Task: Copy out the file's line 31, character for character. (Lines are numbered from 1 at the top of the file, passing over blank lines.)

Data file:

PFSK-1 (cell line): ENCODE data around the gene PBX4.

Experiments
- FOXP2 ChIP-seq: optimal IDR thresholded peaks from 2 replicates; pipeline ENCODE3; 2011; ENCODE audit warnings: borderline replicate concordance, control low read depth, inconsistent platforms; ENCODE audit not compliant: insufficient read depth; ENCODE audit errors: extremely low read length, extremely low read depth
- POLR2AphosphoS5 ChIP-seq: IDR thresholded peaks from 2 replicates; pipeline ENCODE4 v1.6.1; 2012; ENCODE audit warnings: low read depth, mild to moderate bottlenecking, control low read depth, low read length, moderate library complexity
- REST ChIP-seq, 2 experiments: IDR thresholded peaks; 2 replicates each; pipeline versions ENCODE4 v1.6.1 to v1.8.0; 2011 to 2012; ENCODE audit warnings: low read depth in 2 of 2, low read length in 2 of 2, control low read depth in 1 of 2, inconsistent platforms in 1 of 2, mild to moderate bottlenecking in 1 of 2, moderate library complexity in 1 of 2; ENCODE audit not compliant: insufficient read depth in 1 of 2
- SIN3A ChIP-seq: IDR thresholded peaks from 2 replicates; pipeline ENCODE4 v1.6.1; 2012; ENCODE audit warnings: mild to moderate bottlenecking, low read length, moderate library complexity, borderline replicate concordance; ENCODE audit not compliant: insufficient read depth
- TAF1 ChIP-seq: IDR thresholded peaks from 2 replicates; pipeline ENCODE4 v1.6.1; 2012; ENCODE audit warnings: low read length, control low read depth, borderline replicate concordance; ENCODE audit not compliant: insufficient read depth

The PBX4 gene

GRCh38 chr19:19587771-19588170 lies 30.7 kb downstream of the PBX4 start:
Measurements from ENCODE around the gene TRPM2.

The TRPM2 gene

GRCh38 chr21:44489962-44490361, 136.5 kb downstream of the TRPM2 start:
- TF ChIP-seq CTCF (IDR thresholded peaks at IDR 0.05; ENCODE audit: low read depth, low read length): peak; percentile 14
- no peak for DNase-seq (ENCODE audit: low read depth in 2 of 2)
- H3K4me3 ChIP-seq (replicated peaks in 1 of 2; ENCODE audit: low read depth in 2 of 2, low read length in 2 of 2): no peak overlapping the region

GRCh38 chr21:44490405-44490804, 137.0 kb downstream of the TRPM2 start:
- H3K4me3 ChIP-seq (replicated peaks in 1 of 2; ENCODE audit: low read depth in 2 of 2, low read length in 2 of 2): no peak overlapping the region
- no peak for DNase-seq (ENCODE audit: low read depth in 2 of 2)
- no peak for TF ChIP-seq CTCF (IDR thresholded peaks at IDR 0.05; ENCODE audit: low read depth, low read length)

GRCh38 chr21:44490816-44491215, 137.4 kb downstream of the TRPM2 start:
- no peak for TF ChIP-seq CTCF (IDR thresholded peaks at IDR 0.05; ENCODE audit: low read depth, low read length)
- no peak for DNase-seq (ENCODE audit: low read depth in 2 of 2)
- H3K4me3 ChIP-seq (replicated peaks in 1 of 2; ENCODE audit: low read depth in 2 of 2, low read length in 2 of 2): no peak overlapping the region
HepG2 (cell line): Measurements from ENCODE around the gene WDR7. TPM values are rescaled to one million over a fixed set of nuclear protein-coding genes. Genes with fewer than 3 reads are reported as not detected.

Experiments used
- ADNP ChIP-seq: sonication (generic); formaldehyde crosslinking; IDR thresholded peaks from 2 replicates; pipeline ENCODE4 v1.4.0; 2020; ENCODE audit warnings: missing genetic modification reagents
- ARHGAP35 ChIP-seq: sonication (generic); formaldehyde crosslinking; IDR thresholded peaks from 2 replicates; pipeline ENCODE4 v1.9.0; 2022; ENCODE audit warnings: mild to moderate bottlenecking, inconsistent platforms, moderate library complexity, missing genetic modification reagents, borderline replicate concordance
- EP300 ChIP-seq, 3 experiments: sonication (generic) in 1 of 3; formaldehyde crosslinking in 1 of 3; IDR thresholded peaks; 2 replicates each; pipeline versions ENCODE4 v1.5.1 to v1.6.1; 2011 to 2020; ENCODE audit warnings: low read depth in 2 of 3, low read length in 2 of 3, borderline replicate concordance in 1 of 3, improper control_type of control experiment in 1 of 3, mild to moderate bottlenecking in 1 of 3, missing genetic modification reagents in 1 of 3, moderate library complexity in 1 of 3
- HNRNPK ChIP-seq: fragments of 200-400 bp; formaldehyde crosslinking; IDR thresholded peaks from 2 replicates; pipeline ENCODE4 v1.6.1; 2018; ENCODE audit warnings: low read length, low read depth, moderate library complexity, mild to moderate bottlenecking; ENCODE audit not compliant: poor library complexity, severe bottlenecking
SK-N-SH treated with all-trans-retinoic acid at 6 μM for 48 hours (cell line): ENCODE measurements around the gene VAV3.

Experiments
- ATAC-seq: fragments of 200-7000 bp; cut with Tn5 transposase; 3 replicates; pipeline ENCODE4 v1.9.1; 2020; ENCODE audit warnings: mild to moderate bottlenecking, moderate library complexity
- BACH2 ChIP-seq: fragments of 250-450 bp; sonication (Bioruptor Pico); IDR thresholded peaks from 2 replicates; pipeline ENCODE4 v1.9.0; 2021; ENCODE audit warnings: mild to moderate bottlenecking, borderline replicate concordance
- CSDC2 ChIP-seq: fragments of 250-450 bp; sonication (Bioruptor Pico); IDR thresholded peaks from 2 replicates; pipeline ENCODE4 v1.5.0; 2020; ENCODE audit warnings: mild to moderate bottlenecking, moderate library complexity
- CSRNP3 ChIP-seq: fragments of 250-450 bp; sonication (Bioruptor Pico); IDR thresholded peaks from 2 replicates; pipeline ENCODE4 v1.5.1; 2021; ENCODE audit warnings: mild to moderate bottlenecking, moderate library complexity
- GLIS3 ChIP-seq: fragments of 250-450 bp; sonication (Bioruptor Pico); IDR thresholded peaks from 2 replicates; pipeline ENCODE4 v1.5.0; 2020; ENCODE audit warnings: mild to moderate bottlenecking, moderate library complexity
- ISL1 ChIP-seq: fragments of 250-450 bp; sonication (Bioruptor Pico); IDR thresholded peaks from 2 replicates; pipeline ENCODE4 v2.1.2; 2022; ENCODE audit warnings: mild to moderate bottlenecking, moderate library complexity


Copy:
Experiments